It certainly wasn't the reason why I deleted all my social media accounts in the years leading up to the coordinated YouTube, Twitter, and Facebook purge of "undesirables" in 2020.
For me personally, I reached a point where I felt that pretty much all social media platforms were a horrible time suck even if some had value as promotional avenues.
Back in the day when I was testing a lot of social media platforms just to see which ones could be useful for promoting a blog or the novels I had planned, it was clear that I would have to narrow down to one... or none at all.
What do I mean by none at all?
Crazy as it sounds to social media addicts and all the online gurus teaching that you must be on as many social media platforms as possible otherwise you're missing out, there are other ways to reach your potential audience.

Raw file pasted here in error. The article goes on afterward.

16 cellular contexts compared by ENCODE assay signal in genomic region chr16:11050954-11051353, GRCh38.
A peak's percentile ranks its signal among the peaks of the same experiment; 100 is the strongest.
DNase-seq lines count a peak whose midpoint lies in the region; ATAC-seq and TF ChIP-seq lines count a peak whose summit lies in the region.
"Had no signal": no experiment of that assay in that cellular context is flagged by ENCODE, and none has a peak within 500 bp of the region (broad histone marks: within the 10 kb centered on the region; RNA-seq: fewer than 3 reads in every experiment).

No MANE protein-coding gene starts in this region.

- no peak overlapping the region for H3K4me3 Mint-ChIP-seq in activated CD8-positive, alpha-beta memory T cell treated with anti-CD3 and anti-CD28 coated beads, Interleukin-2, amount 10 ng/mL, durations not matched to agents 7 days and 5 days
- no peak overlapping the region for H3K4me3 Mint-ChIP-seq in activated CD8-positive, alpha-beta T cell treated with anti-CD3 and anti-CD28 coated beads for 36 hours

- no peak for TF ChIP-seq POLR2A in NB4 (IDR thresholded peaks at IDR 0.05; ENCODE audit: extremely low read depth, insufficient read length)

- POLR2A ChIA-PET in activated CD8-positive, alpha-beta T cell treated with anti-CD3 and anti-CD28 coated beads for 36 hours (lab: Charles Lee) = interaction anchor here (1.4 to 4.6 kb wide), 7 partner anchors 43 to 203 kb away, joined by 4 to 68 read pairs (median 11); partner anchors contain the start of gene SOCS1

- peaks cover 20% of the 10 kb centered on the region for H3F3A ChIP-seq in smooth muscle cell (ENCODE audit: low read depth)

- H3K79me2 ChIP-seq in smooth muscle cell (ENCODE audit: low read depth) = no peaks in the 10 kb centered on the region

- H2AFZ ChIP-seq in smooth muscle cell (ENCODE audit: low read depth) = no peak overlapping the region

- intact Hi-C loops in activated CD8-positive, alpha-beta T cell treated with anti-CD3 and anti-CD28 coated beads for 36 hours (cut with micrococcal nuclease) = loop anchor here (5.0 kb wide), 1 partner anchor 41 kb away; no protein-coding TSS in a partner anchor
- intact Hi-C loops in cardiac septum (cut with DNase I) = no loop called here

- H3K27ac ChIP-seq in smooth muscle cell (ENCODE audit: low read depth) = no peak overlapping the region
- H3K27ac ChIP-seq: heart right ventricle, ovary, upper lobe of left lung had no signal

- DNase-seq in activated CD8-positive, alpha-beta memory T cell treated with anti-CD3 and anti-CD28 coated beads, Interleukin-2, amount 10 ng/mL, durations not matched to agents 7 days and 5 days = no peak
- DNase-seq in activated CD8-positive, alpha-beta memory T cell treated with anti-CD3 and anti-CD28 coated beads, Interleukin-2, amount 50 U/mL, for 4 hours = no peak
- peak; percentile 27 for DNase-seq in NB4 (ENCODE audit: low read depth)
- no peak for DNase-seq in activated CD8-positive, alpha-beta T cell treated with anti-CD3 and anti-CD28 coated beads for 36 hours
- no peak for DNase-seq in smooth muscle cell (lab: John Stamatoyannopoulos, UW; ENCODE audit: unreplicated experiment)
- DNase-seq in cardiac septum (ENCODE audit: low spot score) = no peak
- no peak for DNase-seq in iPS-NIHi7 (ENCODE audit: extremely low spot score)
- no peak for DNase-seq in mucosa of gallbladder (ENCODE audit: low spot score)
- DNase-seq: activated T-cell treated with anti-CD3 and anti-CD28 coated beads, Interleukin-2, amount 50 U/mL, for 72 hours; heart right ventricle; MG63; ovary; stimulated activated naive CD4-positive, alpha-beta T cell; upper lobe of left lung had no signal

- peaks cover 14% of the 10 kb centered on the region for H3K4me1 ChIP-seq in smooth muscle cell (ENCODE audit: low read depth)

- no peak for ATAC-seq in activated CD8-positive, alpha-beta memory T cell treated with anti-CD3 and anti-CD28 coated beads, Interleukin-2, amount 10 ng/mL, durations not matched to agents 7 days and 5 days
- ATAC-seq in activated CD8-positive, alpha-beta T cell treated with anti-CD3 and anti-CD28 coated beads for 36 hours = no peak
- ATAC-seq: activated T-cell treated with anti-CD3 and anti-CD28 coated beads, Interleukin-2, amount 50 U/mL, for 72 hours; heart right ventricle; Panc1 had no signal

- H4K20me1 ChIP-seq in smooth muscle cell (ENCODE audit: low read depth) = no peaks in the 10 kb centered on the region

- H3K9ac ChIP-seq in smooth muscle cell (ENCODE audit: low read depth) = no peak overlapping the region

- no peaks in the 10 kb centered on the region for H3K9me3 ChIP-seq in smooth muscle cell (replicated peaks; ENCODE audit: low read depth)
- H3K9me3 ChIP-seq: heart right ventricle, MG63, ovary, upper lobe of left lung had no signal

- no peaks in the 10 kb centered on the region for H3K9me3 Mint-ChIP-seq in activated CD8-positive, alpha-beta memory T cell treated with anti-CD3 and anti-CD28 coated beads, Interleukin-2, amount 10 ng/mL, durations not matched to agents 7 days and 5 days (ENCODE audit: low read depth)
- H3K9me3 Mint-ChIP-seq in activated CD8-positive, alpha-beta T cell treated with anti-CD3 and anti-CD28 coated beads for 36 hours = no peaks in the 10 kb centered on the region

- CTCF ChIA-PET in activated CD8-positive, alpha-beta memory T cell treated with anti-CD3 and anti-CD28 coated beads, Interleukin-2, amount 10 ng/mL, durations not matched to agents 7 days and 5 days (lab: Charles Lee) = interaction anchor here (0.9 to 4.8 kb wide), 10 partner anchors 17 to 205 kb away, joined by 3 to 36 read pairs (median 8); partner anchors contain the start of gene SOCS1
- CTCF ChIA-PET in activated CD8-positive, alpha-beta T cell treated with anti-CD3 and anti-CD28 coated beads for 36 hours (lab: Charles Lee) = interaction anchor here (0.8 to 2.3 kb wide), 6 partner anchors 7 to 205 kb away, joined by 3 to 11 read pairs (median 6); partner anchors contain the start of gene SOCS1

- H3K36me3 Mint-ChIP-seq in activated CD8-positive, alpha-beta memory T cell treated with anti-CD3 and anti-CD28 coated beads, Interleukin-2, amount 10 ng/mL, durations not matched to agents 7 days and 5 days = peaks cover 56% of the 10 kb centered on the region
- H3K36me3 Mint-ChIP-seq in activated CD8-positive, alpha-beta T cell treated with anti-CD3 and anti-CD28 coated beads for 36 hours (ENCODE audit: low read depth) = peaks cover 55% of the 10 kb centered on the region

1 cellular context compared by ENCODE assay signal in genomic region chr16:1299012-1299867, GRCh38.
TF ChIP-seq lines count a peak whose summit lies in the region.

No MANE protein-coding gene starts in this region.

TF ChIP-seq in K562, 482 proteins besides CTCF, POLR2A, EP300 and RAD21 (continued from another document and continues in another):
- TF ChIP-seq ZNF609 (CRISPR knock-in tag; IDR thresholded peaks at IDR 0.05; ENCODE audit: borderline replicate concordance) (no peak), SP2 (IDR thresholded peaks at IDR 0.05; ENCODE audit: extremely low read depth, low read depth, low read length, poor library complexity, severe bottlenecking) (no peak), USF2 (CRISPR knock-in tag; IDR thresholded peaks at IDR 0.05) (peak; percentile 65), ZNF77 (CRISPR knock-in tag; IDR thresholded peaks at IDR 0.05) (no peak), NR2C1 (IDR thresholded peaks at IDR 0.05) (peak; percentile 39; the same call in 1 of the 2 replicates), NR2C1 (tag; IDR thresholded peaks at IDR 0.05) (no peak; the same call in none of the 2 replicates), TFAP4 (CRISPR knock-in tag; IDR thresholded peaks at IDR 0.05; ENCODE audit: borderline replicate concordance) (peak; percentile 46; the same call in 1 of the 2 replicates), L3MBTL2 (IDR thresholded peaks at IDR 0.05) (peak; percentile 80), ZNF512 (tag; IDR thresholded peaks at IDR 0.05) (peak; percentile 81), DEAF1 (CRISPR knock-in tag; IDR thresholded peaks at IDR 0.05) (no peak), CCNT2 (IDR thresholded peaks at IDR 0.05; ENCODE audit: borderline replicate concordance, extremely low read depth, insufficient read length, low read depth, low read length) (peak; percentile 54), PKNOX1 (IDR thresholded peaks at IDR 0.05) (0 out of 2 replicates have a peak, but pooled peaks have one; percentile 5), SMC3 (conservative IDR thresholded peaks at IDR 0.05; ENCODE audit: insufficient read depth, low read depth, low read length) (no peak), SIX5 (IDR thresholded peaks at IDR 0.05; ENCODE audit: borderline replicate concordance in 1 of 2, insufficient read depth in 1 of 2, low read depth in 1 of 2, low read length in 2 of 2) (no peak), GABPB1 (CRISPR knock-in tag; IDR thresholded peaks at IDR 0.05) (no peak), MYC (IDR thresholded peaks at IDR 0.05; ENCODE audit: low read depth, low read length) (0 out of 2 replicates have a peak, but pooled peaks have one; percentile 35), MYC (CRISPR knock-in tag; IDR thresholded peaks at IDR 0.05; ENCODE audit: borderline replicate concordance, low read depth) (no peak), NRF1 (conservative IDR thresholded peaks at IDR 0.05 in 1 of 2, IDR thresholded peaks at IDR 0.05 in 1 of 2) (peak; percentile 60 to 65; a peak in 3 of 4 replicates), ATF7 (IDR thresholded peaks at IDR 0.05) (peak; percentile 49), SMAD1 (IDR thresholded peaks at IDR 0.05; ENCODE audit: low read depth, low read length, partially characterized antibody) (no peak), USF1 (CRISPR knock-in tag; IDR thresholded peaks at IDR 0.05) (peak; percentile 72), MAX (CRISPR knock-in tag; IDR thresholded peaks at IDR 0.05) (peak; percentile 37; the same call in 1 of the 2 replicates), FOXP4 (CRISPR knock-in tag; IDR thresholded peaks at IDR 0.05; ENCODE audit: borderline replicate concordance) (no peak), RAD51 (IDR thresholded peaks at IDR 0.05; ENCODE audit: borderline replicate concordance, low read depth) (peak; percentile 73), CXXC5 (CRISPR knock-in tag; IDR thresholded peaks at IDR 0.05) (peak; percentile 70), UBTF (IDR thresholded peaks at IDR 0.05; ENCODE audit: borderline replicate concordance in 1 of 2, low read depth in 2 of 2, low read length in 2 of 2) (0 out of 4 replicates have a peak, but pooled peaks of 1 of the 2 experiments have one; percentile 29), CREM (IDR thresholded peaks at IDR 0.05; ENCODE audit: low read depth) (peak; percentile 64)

The alternatives include good old fashioned techniques such as emailing influential people or communities that would genuinely be interested in what you have to offer, organizing guest posts on popular blogs in your online community, and hanging around on forums that are relevant to your subject matter.
And the alternatives come with a heap of positives that leave social media in the dust:
- You don't have to pretend that you're being social when you're actually just promoting.
- You don't have to meet a quota of daily posts to multiple social media accounts for fear of dropping off the radar and losing followers.
- You won't have to keep up with the latest social media advice from a bunch of gurus who are just trying to make money off your wide-eyed innocence.
- You won't have to pretend that flyby traffic artificially bumping your site views is actually worth a damn!
- You can focus your efforts on strategies that will be more efficient, less time consuming, and sanity preserving!